Female Genital Mutilation, Anarcho-Capitalism, and More
Radio Q&A: Sunday, 28 October 2012
I answered questions on circumcision versus female genital mutilation, why anarcho-capitalism is wrong, duties to the government, and more on Philosophy in Action Radio on Sunday, 28 October 2012. Greg Perkins of Objectivist Answers was my co-host. You can listen to or download the podcast below.Remember, Philosophy in Action Radio is available to anyone, free of charge. That's because our goal is to spread rational principles for real life far and wide, as we do every week to thousands of listeners. We love doing that, but each episode requires our time, effort, and money. So if you enjoy and value our work, please contribute to our tip jar. We suggest $5 per episode or $20 per month, but any amount is appreciated. You can send your contribution via Dwolla, PayPal, or US Mail.
My News of the Week: I've been working on minor updates to PhilosophyInAction.com. My lecture on Christianity versus capitalism in Boulder went fabulously well!
- Duration: 1:14:15
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My first book, Responsibility & Luck: A Defense of Praise and Blame, is available for purchase in paperback, as well as for Kindle and Nook.
Does the pervasive influence of luck in life mean that people cannot be held responsible for their choices? Do people lack the control required to justify moral praise and blame? In his famous article "Moral Luck," philosopher Thomas Nagel casts doubt on our ordinary moral judgments of persons. He claims that we intuitively accept that moral responsibility requires control, yet we praise and blame people for their actions, the outcomes of those actions, and their characters – even though shaped by forces beyond their control, i.e., by luck. This is the "problem of moral luck."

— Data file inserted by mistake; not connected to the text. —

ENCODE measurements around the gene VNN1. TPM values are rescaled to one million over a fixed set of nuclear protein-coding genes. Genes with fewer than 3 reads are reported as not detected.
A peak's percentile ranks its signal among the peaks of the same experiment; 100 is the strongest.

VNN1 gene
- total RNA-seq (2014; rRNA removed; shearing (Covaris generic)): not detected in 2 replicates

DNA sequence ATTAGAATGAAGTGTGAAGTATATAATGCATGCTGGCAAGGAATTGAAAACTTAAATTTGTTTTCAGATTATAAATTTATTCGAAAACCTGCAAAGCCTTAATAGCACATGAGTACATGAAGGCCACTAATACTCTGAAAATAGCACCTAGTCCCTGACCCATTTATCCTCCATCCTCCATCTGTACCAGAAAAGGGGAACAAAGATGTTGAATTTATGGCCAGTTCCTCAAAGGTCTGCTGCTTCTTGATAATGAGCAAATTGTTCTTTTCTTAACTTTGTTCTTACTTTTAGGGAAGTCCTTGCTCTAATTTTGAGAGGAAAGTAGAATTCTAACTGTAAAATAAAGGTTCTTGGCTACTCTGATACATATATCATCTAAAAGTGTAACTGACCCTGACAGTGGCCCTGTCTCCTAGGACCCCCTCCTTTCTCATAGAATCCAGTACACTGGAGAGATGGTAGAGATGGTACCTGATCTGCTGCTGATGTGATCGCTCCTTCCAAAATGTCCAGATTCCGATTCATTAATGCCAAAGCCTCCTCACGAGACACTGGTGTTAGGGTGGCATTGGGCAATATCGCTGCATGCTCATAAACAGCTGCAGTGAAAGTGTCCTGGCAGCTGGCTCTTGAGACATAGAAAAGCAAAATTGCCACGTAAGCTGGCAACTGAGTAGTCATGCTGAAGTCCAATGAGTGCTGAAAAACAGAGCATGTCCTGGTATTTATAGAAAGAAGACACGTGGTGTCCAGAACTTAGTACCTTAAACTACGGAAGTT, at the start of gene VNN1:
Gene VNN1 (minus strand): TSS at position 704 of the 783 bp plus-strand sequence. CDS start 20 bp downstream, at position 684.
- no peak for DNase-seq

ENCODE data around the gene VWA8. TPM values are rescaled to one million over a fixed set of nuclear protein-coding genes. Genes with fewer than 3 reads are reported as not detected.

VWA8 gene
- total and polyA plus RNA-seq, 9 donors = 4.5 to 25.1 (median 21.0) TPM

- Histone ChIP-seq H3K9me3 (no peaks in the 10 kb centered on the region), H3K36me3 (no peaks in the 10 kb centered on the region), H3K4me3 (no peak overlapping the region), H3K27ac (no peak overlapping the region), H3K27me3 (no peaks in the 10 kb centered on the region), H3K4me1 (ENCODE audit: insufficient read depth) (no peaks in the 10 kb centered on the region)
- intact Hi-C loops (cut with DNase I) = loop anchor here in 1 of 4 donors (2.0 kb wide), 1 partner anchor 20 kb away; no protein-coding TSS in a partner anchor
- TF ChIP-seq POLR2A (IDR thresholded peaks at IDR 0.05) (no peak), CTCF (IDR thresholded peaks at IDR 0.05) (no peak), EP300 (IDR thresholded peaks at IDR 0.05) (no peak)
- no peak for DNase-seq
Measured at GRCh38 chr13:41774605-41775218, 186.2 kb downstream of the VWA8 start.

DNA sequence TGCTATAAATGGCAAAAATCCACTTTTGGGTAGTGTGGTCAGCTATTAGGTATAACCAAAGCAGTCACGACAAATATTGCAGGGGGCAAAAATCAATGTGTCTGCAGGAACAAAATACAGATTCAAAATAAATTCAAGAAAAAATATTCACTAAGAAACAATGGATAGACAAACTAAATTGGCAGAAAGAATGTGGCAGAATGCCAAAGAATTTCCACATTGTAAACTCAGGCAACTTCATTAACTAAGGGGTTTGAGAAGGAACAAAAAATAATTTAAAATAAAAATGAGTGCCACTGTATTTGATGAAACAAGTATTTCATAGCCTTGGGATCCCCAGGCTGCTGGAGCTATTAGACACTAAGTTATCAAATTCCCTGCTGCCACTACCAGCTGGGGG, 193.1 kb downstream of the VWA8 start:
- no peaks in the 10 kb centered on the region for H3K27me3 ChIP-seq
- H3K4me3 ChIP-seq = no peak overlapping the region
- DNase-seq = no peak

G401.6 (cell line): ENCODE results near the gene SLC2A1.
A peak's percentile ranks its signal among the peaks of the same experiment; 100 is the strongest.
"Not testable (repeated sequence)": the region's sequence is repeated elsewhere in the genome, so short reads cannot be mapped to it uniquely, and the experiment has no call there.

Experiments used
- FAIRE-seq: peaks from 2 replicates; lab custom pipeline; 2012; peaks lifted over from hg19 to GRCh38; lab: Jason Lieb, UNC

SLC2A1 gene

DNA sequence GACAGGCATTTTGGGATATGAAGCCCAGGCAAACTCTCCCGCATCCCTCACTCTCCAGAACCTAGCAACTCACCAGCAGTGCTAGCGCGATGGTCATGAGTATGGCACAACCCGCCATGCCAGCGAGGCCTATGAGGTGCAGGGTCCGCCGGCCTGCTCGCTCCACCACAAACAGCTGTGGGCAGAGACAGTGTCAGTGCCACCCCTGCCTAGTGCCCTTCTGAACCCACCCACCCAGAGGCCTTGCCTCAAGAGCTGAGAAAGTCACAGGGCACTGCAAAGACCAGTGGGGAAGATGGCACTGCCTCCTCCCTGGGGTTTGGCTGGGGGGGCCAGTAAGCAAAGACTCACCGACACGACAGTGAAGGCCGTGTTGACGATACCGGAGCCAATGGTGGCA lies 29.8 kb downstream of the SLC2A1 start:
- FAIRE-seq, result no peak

In Responsibility & Luck, I argue that this attack on moral judgment rests on a faulty view of control, as well as other errors. By developing Aristotle's theory of moral responsibility, I explain the sources and limits of a person's responsibility for what he does, what he produces, and who he is. Ultimately, I show that moral judgments are not undermined by luck. In addition, this book explores the nature of moral agency and free will, the purpose of moral judgment, causation in tort and criminal law, the process of character development, and more.
Responsibility & Luck is scholarly but accessible to active-minded people interested in philosophy. You can preview the book by reading Chapter One and Chapter Three as PDFs – or by listening to my reading of Chapter One.
Segments: 28 October 2012
Question: Is circumcision on par with female genital mutilation? Many people decry female genital mutilation, but they regard circumcision as the right of parents. Is that wrong?
Answer, In Brief: Male circumcision is wrong, yet it's nowhere near the horror of most female genital mutilation, which attempts to utterly destroy a woman's sexuality.
Question: What's wrong with anarcho-capitalism? Libertarian anarchists – such as Murray Rothbard, Roy Childs, and Stefan Molyneux – claim that anarcho-capitalism is the only political system compatible with the "non-aggression principle." Is that right? Must any government initiate force by excluding competing defense agencies, as anarchists claim? Should governments be abolished in favor of private markets in force?